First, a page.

Basment floor cracking & hydrostatic pressure

Observed a expansion crack with signs of moisture.

How would you report the cracking and moisture?

Anyone have any info on hydrostaic pressure?

Client wants to the finish the basement. I want to cover my a…


Is that really a crack or is it a seam?

Appears to be a newer home. Most likely no exterior sealant applied. Just poured the walls and back filled the next day. Recommend basement and foundation specialist evaluate. My two pennies…

Expansion crack or shrinkage crack? Is this picture of a wall or floor, I can’t tell based on photo. Also how old is house? Sump pump?


Yes the home is newer and was built in 2001. The moisture is at a seam.

The are 3 cracks at the poured foundation that where sealed with an epoxy.

Foundation has a 10 year warranty.


Would you really call out a structural engineer on the seam crack?



No not a structural engineer, just a basement and foundation specialist. They could recommend sealing or fixing techniques.

Here is what I would say…

Previous repairs of foundation wall. Staining and dampness noted. Repairs are required.

From what I know expoxy is the least favoured repair material. It is to ridgid and sometimes the repaired crack will reopen or new cracks will result. I believe you will find that the preferred method of repair is now polyurethane foam injection, it is pliable and is more of a gasket than a patch and does a much better job. Most expoxy injections are to seal cracks and leaks. Some purchasers think that because the foundation has been repaired in such a manner is a structural issue when in 99 percent of the cases its not a sign of structural failure of the foundation but shrinkage cracks, form ties, and seams.

That is a picture of the floor with the moisture meter. This is the picture of the wall that I previously posted.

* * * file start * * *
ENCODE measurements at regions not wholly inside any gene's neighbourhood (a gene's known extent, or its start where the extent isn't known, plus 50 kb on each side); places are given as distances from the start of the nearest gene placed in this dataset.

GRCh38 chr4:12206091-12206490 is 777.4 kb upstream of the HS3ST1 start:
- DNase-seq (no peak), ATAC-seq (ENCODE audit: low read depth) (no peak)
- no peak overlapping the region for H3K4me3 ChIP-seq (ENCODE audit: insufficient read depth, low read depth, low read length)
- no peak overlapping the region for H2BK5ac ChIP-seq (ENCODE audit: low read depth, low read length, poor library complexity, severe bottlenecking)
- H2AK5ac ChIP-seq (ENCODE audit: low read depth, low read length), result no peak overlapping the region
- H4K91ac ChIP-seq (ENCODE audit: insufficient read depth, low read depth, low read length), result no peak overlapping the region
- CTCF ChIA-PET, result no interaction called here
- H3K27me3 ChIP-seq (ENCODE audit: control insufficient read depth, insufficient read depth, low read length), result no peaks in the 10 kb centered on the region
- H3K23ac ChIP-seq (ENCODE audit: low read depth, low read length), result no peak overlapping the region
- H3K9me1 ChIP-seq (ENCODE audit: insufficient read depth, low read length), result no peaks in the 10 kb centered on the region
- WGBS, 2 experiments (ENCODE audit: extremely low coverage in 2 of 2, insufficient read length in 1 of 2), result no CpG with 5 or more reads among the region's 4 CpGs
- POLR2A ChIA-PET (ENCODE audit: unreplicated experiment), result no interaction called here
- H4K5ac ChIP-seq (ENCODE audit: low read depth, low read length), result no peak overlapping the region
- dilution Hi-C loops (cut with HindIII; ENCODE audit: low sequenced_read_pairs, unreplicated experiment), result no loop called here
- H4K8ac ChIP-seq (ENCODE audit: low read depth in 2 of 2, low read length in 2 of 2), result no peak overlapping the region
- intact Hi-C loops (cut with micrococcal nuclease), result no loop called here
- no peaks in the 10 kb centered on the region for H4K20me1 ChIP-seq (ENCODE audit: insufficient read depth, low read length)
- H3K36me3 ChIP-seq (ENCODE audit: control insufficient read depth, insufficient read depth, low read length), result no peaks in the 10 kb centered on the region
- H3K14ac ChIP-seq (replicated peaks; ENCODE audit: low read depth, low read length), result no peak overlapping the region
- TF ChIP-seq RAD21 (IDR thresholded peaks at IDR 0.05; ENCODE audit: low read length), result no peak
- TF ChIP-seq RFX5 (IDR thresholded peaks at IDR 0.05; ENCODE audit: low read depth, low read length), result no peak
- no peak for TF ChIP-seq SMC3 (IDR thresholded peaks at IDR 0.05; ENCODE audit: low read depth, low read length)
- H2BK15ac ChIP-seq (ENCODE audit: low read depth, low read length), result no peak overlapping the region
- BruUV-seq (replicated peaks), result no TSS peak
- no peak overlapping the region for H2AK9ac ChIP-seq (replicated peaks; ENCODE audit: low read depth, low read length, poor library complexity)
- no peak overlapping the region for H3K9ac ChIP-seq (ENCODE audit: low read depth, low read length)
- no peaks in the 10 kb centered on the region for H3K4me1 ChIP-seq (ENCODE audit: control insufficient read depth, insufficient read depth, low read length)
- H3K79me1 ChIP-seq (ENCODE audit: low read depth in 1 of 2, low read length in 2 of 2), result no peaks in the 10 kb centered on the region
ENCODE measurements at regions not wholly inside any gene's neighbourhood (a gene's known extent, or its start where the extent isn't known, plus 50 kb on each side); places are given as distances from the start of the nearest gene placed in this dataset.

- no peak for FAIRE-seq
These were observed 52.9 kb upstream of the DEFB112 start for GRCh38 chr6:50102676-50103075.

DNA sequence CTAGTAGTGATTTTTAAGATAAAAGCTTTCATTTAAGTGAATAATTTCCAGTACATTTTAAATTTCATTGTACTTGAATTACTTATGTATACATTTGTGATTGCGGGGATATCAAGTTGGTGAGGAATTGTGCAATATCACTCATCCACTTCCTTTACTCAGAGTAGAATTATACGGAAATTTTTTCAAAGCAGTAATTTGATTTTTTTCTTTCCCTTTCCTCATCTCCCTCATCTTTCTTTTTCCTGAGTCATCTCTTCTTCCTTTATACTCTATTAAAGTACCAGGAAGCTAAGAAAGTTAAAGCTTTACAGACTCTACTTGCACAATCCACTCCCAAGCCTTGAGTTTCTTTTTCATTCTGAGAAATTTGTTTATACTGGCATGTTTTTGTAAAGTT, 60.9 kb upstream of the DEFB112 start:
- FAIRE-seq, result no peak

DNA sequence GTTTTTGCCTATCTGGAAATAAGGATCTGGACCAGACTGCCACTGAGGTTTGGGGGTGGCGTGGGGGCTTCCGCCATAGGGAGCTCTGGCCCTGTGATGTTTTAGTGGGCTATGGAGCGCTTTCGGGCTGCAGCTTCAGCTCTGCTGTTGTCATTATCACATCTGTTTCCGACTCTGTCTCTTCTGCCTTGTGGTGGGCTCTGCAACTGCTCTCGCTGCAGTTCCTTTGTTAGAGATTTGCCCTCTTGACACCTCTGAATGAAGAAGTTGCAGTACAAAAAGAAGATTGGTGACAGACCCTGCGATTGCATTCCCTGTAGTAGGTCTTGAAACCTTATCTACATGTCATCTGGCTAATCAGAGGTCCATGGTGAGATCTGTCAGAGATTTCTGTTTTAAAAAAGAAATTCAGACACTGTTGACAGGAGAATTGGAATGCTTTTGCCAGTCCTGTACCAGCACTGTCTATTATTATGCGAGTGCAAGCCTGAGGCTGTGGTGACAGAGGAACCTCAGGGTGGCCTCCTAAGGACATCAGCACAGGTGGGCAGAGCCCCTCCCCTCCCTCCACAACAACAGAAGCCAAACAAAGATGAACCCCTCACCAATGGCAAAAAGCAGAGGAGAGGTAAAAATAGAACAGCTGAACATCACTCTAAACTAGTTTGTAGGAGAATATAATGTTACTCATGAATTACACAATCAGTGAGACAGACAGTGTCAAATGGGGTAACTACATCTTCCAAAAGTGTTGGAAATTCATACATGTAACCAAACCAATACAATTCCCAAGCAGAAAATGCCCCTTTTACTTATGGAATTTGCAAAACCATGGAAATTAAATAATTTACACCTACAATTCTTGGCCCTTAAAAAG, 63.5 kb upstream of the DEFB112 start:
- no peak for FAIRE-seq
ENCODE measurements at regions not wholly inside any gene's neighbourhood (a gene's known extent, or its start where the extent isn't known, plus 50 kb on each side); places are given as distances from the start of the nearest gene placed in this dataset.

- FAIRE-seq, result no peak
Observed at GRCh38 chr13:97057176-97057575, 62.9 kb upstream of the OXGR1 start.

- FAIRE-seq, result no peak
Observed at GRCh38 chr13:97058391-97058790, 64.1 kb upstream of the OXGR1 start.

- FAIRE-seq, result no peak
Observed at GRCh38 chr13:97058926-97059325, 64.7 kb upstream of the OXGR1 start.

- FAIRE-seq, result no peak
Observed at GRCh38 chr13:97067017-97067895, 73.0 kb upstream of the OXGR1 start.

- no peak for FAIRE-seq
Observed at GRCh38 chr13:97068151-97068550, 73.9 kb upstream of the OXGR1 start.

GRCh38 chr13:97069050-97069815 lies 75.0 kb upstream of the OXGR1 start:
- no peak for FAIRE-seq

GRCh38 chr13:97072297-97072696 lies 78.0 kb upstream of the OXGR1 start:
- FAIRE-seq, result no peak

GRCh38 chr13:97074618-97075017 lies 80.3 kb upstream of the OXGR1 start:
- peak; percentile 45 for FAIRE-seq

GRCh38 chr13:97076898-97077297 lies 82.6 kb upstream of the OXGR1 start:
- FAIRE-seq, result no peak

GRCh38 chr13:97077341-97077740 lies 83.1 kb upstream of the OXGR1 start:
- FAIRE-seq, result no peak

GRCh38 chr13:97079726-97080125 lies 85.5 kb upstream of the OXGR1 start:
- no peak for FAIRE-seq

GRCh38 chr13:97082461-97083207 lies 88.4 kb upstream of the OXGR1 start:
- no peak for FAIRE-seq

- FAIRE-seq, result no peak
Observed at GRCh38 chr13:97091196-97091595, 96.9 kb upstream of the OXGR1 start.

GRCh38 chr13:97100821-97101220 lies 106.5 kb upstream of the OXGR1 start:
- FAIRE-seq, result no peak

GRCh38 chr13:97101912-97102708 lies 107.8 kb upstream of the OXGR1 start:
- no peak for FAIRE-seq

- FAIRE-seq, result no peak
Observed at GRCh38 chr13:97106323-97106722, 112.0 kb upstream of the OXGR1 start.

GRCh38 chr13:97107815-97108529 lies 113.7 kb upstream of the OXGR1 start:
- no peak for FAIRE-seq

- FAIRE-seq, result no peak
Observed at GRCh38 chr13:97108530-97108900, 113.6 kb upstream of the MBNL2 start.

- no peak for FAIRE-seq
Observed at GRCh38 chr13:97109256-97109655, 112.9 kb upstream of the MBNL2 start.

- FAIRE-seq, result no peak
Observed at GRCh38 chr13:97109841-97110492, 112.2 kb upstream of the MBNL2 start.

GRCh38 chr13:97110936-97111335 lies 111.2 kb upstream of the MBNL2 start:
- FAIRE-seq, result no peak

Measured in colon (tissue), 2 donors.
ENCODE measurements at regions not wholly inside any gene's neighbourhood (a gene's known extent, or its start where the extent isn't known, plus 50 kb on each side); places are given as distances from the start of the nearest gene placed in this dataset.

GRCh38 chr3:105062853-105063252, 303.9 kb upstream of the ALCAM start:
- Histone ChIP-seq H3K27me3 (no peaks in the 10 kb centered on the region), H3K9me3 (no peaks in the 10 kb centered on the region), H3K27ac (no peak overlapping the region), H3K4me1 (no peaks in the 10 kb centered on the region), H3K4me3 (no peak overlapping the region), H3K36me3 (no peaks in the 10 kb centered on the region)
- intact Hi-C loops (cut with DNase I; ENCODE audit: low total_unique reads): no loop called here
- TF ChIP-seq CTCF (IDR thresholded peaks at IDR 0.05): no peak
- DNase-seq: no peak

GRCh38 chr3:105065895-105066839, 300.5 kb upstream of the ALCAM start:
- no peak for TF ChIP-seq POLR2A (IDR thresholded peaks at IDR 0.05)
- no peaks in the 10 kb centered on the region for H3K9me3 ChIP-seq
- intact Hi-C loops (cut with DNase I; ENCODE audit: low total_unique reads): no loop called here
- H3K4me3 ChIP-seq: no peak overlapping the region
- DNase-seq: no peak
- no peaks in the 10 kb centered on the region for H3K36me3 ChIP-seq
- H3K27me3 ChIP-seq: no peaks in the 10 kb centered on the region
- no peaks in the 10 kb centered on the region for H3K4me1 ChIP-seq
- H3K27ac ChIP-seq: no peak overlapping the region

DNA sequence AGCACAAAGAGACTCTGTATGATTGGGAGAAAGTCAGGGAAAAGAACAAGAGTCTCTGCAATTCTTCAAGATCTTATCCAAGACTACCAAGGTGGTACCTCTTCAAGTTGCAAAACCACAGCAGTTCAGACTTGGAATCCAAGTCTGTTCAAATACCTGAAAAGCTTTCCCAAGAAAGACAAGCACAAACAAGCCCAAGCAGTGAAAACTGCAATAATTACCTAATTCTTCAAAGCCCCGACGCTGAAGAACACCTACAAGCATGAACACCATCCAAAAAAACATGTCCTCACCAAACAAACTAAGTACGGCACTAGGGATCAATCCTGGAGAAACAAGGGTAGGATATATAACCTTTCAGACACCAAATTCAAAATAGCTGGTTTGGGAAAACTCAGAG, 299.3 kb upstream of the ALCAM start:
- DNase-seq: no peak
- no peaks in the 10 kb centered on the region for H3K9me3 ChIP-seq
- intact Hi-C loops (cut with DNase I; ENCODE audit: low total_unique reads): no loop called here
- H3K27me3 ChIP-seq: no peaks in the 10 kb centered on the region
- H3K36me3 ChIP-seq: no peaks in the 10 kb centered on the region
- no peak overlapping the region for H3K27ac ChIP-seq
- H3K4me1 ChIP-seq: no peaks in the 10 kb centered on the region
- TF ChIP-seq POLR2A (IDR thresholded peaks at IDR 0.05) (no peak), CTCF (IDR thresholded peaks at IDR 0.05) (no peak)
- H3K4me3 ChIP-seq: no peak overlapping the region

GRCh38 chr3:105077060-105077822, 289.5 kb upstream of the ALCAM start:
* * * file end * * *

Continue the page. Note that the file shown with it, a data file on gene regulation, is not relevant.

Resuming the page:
My bad… I thought the original pic was a wall. Stuck me as odd being a seam there.


I appreciate the replies. It is hard to tell from a photos sometimes.

Just trying to help my client when he finishes his basement. The replies I recieved on both posts help.

I suggested that he may want to check with the owens corning system for finishing. The wall panels are removable. He can keep a watch on the wall cracks.

The cracks at the seams of the floor are a tough call. How can you predict if the water table rises and he gets moisture/water from hydrostatic pressure.

There is no sump. Maybe builder should of installed when the house was built.

He can seal the seam then it would just crak in other areas of the slab.

I would frame the 10 year warranty for the foundation. He may need it. I should keep a copy. I may need it.


Hydrostatic pressure will find another route to enter basment. To know if a sump was required when built he should check with the Town Building Department.

If this is an ongoing problem considering site drainage is good, then the weeping tiles may be clogged.

If you have a functioning drain tile below floor level, whether it is placed on the outside or inside the wall, you will not have hydrostatic pressure forcing water up through the floor. Picture this, water rises upwards, like filling a bathtub. When the water rises above the floor level, the water under the floor is trying to seek it’s own level, which creates hydrostatic pressure. The picture clearly indicates the exterior drain tile were either placed improperly, ie, to high, or are not functioning. I would recommend that your client notify his builder and have the problem corrected while it is still under warranty.